Even within the organic movement, there is resentment at how the
supermarkets have muscled in on the organic message. And when pioneering organic brands like Green & Black chocolate are acquired by the likes of Cadbury, you can see why some organic home-delivery schemes and wholefood shops are murmuring mutinously about looking for smaller, alternative, possibly more principled brands. Then there's the dilemma at the farmers' market. I can buy local organic meat there, unlike my nearest supermarket, where the organic beef comes from Argentina and the organic pork from Holland.

But, whether it's down to bad butchery or lack of hanging, it just doesn't eat well. I have defected to the non-organic stallholders: small farmers who reliably supply me with well-hung Aberdeen Angus (a traditional breed, properly matured) and delicious rare-breed pork from pigs that I know spent their lives rolling in straw. There is no organic chicken on sale at my farmers' market at all. A friend told me that she tried buying hers from Marks & Spencer, but gave up because what was on offer was so tough and unyielding. Is this how organic chicken is meant to be? What is M&S doing to its organic chicken to make it eat so badly?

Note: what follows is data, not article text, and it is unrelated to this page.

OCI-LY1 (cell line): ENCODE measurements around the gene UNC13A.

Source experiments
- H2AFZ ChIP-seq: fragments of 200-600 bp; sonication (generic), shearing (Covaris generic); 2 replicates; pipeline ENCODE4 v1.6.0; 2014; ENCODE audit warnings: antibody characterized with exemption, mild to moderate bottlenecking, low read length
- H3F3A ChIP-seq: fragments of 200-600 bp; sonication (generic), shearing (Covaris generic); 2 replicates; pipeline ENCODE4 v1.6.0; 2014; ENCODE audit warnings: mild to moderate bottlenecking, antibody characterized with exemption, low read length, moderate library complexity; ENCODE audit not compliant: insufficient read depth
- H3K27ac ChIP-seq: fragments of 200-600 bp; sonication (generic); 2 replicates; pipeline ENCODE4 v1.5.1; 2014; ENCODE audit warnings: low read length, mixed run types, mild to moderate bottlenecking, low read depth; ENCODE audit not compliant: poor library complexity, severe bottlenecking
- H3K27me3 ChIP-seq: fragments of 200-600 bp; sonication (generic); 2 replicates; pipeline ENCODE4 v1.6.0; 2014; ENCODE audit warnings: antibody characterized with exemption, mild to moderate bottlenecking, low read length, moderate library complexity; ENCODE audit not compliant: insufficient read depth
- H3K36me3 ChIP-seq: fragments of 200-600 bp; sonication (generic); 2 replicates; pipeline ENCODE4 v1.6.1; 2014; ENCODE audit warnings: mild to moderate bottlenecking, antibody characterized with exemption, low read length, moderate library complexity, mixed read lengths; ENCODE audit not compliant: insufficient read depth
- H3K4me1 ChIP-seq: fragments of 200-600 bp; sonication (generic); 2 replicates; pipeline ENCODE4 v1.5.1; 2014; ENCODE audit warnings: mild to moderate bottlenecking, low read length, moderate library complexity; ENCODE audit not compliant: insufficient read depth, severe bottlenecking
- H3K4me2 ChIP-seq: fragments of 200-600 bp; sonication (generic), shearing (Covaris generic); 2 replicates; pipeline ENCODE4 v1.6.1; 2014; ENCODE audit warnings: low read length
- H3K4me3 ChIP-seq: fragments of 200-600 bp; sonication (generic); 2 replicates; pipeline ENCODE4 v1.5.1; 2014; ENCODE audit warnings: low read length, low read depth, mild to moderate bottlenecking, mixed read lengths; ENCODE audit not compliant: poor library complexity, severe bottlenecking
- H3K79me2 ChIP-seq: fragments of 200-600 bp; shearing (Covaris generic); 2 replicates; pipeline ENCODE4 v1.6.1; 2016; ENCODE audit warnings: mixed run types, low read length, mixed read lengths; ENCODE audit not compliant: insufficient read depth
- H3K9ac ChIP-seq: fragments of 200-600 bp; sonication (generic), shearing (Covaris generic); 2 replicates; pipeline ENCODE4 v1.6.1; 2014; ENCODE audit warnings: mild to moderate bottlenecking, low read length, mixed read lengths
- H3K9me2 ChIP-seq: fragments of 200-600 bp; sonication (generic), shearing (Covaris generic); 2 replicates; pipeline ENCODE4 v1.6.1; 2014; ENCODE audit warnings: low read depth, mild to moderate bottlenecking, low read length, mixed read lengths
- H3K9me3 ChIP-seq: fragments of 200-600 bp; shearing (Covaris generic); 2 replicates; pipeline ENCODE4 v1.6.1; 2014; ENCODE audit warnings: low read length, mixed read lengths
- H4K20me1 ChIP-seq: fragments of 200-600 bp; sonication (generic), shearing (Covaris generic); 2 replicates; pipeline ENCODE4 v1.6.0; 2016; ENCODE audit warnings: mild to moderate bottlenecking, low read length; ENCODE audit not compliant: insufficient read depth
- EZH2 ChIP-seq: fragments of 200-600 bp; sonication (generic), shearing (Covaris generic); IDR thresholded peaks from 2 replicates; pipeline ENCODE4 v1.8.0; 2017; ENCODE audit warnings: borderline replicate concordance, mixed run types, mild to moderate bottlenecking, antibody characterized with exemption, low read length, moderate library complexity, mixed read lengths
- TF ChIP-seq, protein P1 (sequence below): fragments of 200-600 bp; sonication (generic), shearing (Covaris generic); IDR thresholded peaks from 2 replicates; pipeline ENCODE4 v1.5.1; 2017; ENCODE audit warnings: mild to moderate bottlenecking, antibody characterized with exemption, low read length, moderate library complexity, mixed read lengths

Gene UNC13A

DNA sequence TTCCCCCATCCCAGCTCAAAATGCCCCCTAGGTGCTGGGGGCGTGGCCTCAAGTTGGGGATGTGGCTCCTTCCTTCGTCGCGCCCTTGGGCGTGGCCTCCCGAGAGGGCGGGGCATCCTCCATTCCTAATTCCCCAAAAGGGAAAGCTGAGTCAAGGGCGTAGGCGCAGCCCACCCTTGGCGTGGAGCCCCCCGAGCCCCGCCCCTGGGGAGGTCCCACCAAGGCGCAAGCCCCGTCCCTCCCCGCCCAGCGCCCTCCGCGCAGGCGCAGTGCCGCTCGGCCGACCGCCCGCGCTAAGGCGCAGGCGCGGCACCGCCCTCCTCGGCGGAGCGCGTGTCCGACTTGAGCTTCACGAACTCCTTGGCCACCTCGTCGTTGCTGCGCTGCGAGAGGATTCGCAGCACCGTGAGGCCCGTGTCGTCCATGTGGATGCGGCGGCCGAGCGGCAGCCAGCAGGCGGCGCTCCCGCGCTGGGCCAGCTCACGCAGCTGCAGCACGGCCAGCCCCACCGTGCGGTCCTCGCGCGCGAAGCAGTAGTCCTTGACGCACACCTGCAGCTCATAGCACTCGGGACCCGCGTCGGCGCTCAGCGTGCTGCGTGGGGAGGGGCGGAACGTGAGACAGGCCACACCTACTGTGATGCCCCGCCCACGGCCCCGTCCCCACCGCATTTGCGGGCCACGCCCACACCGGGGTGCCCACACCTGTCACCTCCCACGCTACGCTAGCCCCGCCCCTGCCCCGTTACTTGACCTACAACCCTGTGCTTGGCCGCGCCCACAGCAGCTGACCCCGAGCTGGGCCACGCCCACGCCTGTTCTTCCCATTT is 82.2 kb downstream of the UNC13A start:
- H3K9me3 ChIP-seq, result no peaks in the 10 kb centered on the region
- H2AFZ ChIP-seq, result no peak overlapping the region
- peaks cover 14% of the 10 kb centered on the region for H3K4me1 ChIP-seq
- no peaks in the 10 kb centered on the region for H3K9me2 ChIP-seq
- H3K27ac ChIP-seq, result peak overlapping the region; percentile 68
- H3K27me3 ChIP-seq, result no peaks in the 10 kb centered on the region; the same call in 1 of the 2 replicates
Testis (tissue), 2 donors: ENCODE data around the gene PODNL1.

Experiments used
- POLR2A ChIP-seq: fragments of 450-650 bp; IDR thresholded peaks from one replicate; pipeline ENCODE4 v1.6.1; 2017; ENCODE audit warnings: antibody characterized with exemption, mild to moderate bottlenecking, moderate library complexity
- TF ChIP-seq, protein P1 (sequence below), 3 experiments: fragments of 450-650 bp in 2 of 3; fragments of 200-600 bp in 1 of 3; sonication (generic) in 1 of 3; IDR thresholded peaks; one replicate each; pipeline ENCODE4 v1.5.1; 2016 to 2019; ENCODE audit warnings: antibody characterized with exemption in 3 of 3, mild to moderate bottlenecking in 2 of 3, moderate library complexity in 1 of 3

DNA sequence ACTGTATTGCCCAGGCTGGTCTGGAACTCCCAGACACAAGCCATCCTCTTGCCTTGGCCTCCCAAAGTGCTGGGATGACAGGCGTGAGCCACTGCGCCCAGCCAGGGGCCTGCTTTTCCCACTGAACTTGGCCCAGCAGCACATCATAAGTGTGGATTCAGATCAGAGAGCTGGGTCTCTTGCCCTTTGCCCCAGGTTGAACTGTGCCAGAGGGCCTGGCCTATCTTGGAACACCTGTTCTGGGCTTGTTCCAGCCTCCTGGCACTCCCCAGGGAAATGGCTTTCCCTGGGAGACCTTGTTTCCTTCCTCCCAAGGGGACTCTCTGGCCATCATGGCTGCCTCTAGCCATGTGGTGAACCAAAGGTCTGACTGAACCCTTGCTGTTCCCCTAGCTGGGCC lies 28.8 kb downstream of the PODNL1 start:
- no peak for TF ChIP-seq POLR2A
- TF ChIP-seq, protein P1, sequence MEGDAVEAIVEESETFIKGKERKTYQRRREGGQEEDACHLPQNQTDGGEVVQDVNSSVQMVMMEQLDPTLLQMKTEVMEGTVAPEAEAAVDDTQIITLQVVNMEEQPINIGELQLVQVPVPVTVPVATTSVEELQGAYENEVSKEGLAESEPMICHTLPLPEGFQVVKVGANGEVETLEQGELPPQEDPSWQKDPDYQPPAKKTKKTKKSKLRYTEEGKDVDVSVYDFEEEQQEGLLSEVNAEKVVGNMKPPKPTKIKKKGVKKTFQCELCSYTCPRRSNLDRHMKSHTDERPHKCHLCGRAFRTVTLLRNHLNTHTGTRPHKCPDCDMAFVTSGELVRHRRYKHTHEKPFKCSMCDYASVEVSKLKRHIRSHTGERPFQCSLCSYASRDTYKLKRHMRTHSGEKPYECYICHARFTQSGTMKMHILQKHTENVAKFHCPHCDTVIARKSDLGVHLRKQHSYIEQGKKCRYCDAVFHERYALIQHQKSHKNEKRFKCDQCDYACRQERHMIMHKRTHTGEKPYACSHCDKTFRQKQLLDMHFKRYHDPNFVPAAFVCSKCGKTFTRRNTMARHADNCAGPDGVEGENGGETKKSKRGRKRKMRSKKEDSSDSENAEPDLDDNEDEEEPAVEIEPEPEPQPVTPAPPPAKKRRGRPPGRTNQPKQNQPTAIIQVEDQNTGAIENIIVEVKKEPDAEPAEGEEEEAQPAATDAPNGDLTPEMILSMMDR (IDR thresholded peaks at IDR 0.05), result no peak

Dotted around Britain, there are many fantastic organic farmers and growers who make outstanding products. As well as embracing the ideology of organics, they also appreciate in a practical way what goes to make good food. It seems churlish, however, to turn one's back on other excellent small artisan producers just because they aren't organic. Part of the success of the Italian Slow Food movement's 'eco gastronomy' approach is that it is not doctrinaire; it shows respect to small-scale traditional foods that have evolved and developed over time, irrespective of whether or not they have organic certifi cation.

When it comes to wider ethical concerns, more consumers belatedly appreciate that an organic label does not guarantee that a product has been fairly traded. Obviously, if you want to help producers in the Third World, then relieving them of the health-and-safety nightmare posed by the over-use of pesticides is an important contribution; but a higher rate of pay would clearly help to put a smile on workers'faces, too. Some organic products are also fairly traded. This should be a natural pairing. Most are not, however, because pay and conditions are simply not addressed by current organic standards.